You are not the only person who has wondered how implanted saline and silicone will behave under pressure. In the second-ever episode of Mythbusters, a young Jamie Hynerman threw an implant into a homemade hyperbaric chamber in an attempt to answer this very question. But that was almost a decade ago, leaving an entirely new generation of breast-curious athletes out there.
The answer, as Hynerman found out, is, no; implants should not explode while SCUBA diving to the maximum-recommended depth of 100 feet, or about four atmospheres of pressure. But the Mythbusters star isn’t the only guy to prove it. Because this issue was of such concern to avid divers, the vice president of research for the Divers Alert Network performed an experiment to determine how silicone, saline, and silicone-saline filled implants would hold up underwater. The result?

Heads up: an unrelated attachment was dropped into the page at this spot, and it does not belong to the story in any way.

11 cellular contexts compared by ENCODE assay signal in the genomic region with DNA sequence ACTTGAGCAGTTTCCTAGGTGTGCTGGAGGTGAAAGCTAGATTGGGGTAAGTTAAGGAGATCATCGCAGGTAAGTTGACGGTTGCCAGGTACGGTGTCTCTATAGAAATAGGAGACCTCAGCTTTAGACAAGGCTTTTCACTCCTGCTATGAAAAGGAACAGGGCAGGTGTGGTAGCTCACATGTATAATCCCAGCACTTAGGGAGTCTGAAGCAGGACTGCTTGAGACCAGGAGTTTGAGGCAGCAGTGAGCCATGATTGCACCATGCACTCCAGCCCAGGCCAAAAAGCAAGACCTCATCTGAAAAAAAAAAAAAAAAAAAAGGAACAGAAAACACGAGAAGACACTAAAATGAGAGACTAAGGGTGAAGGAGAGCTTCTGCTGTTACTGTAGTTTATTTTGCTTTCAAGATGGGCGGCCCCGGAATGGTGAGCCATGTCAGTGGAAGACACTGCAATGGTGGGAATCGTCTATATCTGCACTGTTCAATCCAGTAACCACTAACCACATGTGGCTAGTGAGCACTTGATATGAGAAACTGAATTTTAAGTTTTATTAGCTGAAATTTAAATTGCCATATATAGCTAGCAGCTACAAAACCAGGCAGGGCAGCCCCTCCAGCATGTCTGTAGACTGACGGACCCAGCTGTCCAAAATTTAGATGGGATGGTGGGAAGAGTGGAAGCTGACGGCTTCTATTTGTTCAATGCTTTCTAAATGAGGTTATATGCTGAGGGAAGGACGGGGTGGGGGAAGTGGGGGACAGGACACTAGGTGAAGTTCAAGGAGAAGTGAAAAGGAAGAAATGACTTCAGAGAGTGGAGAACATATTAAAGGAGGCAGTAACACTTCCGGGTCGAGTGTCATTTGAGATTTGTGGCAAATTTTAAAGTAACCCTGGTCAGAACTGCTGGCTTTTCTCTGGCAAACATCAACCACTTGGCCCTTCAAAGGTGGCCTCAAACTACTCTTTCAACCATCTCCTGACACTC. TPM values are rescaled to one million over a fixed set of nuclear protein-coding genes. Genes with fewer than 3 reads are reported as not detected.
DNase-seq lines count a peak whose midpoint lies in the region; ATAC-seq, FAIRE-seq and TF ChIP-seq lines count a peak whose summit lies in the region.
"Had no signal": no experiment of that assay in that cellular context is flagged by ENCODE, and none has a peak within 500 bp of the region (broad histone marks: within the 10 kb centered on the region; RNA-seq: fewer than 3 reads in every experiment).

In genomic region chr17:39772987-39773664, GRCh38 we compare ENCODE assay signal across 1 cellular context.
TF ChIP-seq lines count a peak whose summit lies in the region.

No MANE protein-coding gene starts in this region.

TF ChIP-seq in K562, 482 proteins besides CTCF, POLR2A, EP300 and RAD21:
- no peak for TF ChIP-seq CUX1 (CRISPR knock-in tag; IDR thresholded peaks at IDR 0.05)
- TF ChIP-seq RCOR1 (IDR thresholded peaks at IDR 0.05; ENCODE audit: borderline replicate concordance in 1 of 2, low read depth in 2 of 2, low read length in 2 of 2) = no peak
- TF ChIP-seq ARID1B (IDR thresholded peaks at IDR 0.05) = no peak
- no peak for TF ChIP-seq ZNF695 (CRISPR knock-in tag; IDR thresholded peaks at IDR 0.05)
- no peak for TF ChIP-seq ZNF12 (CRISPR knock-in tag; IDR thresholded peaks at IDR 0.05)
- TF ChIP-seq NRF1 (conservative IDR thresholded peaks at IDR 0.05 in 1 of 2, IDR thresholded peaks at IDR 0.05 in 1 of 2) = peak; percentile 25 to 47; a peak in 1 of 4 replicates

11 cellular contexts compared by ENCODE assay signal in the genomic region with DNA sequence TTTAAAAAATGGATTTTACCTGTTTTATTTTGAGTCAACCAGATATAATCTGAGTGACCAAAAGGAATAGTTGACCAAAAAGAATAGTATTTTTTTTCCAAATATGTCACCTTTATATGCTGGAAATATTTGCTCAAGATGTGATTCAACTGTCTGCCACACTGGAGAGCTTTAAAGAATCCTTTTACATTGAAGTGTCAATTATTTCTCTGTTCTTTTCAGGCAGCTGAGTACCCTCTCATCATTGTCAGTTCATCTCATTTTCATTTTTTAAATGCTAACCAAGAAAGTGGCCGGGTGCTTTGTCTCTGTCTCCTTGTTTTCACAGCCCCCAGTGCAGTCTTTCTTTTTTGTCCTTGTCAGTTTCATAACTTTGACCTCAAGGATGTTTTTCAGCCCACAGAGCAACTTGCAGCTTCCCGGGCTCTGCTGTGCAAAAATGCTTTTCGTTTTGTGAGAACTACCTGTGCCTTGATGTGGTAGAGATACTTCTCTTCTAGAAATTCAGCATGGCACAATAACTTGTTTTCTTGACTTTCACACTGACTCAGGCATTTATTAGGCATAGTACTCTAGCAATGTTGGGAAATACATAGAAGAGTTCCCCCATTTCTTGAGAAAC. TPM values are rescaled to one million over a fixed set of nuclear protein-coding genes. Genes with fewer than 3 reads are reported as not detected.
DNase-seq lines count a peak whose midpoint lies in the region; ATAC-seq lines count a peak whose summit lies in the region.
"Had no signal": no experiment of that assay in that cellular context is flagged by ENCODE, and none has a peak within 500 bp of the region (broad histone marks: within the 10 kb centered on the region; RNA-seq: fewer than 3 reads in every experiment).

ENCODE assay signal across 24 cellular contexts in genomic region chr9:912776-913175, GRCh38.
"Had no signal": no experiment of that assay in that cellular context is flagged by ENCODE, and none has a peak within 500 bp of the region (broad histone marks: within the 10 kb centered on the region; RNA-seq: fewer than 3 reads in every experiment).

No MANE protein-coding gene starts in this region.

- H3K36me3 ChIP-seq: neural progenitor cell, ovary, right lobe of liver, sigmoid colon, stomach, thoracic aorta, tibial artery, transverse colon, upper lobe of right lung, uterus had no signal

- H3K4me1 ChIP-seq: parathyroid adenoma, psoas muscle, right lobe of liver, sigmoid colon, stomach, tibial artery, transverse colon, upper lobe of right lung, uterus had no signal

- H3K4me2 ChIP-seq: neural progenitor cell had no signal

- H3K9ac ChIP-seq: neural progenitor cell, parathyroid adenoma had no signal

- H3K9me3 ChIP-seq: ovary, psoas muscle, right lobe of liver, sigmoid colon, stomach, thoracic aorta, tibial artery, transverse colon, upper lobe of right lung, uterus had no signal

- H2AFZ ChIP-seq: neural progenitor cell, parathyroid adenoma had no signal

There was an insignificant increase in bubble size (one to four percent) in both saline and silicone gel implants, depending on the depth and duration of the dive. And bubble formation in implants led to a small volume increase, which is not likely to damage the implants or surrounding tissue.
In that experiment, the saline-filled breast implants had the least change in volume, but all observed volume changes were negligible.
While we’re on the subject of breast implants, let’s address a few more myths. No, breast implants should not explode in a plane. Hynerman and his cohost, Adam Savage, also busted that myth. They found that implants barely expanded at an altitude of about 35,000 feet, a typical cruising altitude for jets, though pressure inside the cabin is usually comparable to being at 8,000 feet. So theoretically, if an athlete with augmented breasts climbed Mount Everest, which has a summit of about 29,000 feet, exploding implants should be low on the list of things to worry about.
And as for the myth that breast implants provide an unfair swimming advantage because they float? “Implants are neutrally buoyant,” says Dr. Mele, a San Francisco Bay area-based plastic surgeon. “They’re very similar to the fat tissue that would normally be in the breast, so I don’t think it would give any advantage.” In fact, he says, the bigger the breasts are, “the more drag they’re going to have.”